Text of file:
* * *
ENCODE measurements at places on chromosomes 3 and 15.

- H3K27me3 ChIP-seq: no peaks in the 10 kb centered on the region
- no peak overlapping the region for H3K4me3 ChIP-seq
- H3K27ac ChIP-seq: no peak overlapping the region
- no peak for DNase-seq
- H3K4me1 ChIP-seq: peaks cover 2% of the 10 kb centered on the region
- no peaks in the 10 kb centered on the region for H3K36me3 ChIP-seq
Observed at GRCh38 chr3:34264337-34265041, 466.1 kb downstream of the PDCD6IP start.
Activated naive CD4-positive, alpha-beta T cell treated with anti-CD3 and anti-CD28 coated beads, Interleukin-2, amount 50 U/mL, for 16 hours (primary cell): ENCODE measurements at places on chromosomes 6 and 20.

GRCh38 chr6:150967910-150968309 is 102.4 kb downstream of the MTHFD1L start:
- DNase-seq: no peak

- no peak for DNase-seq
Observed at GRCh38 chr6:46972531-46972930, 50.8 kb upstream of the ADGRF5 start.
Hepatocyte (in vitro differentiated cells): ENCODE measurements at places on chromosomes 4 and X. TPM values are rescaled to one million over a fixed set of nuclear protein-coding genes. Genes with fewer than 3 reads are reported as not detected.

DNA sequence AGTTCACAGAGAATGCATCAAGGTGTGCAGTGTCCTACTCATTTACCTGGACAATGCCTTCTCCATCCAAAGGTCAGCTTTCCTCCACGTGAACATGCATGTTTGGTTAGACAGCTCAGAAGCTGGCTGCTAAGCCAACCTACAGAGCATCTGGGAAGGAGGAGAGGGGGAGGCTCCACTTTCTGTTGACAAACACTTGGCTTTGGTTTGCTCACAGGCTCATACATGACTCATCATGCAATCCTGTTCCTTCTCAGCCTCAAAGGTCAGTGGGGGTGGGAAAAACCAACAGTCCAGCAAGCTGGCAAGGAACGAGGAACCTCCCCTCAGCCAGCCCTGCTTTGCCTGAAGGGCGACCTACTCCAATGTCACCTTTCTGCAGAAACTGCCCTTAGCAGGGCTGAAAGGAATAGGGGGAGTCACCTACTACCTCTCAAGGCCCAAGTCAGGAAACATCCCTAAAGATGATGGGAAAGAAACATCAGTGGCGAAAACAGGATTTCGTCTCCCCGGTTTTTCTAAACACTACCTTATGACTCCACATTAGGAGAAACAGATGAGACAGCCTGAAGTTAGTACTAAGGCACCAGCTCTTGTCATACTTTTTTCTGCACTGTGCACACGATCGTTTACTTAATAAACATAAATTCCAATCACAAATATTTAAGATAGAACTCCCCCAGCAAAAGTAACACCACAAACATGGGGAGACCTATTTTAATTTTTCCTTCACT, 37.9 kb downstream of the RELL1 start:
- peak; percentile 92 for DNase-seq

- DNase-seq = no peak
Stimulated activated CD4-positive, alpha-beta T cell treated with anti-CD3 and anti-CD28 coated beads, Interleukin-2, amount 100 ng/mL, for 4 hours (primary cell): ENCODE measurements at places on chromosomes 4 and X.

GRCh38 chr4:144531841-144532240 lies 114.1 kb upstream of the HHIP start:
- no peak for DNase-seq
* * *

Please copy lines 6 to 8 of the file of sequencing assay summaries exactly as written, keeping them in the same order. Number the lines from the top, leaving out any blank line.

- H3K4me1 ChIP-seq: peaks cover 2% of the 10 kb centered on the region
- no peaks in the 10 kb centered on the region for H3K36me3 ChIP-seq
Observed at GRCh38 chr3:34264337-34265041, 466.1 kb downstream of the PDCD6IP start.